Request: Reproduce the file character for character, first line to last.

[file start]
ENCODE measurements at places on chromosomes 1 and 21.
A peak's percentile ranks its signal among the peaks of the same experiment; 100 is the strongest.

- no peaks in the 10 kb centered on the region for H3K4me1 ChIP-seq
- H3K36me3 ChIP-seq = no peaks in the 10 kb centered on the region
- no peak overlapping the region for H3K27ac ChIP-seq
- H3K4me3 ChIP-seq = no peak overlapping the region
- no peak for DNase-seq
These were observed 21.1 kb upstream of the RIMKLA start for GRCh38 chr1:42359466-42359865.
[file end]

ENCODE measurements at places on chromosomes 1 and 21.
A peak's percentile ranks its signal among the peaks of the same experiment; 100 is the strongest.

- no peaks in the 10 kb centered on the region for H3K4me1 ChIP-seq
- H3K36me3 ChIP-seq = no peaks in the 10 kb centered on the region
- no peak overlapping the region for H3K27ac ChIP-seq
- H3K4me3 ChIP-seq = no peak overlapping the region
- no peak for DNase-seq
These were observed 21.1 kb upstream of the RIMKLA start for GRCh38 chr1:42359466-42359865.